Karachi: home to over 16.5 million residents. 

The largest city in Pakistan has rapidly grown over the decades. Along with the influx of opportunities, this cosmopolitan city has also given space for extremism and sectarian violence to grow, putting the bulge of young residents at risk to get recruited by extremist actors and organizations. 

 

 

After consulting government partners, civil society and community members, we co-created an initiative to disengage and rehabilitate vulnerable and at-risk youth—including women—in Karachi.

There are many complex layers to radicalization and violent extremism. Our project’s first need was to get psychologists on board. The psychologists then helped in forming Integrated support groups which were led by influential members of the at-risk community. Along with the psychologists, these groups not only acted as units in the support eco-system, but also helped in identifying at risk youth and families. 

 

Paiman Malik, one of the lead clinical psychologists ©Jamil Akhtar

 

But merely identification was not enough, we also needed to build trust with the community. A subject as sensitive as extremism and ideology cannot be discussed lightly and openly. Initially, the communities refused our support, discrediting the initiative as a ‘foreign mandate’. We navigated through tough waters, but stayed in continuous contact, and reiterated our message through the community influentials.

 

 

Finally, we were able to build a rapport with the at-risk community and started including them in our interventions. As a first step, our psychologists would perform a standard psychometric analysis. This would include violent extremism risk assessments, and other relevant psychological tools. After the analysis, the beneficiaries started getting regular therapy and counselling sessions.

There have been numerous success stories due to this approach. We had one beneficiary, Sara (a pseudonym), whose father was a member of the Taliban and had blown himself in a suicide bomb blast in Swat. The family followed his ideology. Sara scored the highest on our violent extremism psychometric assessment. She was extremely radicalized and was waiting for the opportunity to “do her duty”. It was difficult to bring her towards a neutral ideology, but through continuous counselling and therapy, it became possible.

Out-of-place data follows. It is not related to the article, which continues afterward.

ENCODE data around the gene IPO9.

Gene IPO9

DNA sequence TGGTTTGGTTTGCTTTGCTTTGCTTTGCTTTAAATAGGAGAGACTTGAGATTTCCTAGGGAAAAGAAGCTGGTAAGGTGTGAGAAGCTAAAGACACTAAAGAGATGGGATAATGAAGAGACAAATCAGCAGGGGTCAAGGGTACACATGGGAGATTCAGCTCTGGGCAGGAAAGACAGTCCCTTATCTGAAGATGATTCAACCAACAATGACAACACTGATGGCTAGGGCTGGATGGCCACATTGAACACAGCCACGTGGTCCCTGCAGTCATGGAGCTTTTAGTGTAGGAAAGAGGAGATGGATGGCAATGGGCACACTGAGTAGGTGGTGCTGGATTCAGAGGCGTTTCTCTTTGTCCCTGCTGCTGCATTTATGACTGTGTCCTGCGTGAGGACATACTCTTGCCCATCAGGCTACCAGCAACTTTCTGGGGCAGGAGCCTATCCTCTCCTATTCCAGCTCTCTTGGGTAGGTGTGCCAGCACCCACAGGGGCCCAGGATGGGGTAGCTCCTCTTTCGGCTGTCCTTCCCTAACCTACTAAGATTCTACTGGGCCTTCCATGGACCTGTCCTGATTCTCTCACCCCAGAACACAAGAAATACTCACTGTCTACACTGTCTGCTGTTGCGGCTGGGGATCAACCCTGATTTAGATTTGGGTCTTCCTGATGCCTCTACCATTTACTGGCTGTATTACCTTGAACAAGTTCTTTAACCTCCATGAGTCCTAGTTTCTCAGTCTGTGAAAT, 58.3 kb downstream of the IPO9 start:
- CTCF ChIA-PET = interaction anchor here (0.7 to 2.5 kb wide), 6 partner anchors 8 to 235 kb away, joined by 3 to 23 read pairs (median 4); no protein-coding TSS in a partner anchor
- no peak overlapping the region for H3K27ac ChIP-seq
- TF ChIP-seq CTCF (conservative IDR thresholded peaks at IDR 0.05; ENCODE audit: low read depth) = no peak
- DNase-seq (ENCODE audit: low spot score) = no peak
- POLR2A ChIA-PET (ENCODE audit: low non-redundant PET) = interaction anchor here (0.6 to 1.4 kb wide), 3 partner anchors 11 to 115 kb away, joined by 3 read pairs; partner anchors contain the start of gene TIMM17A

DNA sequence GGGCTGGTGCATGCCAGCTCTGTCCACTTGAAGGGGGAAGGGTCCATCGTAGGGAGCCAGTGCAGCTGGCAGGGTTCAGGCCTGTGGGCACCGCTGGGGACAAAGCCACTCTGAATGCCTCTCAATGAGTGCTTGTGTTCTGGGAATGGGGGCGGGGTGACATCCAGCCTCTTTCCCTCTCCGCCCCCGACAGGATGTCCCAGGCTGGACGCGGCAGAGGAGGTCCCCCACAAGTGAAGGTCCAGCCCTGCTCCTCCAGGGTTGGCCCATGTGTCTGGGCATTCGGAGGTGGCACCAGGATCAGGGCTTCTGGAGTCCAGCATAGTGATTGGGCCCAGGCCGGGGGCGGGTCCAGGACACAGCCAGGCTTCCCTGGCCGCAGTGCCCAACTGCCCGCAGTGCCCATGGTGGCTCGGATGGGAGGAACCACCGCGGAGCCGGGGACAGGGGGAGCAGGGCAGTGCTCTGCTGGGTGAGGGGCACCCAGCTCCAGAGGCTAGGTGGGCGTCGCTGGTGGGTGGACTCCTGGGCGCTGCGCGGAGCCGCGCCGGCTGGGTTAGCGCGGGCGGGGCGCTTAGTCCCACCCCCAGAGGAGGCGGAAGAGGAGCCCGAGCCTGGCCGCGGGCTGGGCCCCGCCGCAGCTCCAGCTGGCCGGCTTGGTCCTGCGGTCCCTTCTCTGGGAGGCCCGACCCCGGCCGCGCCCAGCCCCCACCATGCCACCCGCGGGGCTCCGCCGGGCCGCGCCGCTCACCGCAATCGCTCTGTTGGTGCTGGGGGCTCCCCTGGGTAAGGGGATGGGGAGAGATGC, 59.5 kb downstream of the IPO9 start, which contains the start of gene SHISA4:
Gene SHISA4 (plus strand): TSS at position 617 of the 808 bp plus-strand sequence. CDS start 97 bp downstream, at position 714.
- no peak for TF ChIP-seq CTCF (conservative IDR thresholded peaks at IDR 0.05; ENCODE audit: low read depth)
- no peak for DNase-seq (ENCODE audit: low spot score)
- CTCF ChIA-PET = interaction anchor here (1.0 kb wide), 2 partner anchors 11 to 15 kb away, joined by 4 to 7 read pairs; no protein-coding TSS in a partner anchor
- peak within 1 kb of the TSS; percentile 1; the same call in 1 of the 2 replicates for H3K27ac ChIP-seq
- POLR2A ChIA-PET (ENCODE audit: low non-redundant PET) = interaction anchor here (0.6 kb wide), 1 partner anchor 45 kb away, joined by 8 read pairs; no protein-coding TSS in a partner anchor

Our Local Level Disengagement & Rehabilitation Project in Karachi had two main components: disengagement and rehabilitation.

Disengagement is a social and psychological process during which individual commitment to involvement in violent extremism is reduced to an extent that they are no longer at risk of involvement and engagement in violent activities. In the project disengagement initiatives, our expert psychologists and counsellors provided detailed psychosocial support and allied services to the most vulnerable and at-risk youth. 

 

 

In parallel to the disengagement initiative, rehabilitation activities were conducted with vocational skills training, employment skill training, small business management skill training, and basic education. These trainings and technical skill development programs enabled the youth to earn a decent livelihood.

Though this project got completed in 2019, but our implementing partner is still in touch with the beneficiaries because there is always a chance of a relapse. Impact analysis of this project showed that the intervention was successful in bringing a positive behaviour change in our young beneficiaries’ lives.

UNDP remains committed to providing young men and women opportunities to live respectable and constructive lives and contribute to making their communities peaceful and prosperous.

Supported by Federal Republic of Germany UNDP’s Local Level Disengagement & Rehabilitation Project Karachi completed in 2019. Together with our partners, local Government and other stakeholders, we successfully implemented this project for at risk youth, both men and women, in District West, Karachi.

 

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Story by:

Tabindah Anwar, Communications Associate, Communications Unit, UNDP Pakistan.

Edited by:

Ayesha Babar, Communications Analyst & Head of Communications Unit, UNDP Pakistan. 

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